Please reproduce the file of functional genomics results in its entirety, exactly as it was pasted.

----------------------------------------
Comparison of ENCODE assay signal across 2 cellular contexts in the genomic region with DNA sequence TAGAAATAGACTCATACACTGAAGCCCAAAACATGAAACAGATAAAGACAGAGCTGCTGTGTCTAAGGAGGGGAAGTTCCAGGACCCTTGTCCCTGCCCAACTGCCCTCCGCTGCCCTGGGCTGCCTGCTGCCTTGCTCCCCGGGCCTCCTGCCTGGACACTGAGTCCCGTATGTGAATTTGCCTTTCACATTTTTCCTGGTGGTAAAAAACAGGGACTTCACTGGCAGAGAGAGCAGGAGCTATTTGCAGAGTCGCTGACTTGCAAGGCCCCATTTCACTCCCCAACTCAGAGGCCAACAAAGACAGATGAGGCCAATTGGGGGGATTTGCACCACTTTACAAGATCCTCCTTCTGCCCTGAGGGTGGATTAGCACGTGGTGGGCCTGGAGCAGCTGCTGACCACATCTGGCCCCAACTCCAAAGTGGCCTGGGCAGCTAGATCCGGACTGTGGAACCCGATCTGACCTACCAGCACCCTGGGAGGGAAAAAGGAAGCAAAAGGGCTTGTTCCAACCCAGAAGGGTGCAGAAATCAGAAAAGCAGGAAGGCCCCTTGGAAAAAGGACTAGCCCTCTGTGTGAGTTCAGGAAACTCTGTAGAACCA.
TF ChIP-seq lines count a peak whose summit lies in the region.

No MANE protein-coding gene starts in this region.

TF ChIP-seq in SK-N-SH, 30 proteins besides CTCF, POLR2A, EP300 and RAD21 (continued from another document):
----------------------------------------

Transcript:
Comparison of ENCODE assay signal across 2 cellular contexts in the genomic region with DNA sequence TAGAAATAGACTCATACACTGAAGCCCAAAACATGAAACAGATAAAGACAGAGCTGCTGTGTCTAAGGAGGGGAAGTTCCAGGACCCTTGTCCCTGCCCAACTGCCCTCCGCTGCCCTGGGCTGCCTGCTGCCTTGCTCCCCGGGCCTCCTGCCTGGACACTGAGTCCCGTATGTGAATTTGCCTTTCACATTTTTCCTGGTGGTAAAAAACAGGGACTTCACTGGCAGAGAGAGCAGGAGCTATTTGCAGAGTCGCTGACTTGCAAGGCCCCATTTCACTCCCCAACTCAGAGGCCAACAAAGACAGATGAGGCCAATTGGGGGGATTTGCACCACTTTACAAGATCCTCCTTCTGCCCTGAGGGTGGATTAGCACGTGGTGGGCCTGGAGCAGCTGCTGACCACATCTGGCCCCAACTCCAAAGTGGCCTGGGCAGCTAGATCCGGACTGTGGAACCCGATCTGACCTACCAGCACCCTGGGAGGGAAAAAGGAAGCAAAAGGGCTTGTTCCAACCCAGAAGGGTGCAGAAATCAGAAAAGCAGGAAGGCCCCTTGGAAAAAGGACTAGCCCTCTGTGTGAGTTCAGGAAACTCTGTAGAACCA.
TF ChIP-seq lines count a peak whose summit lies in the region.

No MANE protein-coding gene starts in this region.

TF ChIP-seq in SK-N-SH, 30 proteins besides CTCF, POLR2A, EP300 and RAD21 (continued from another document):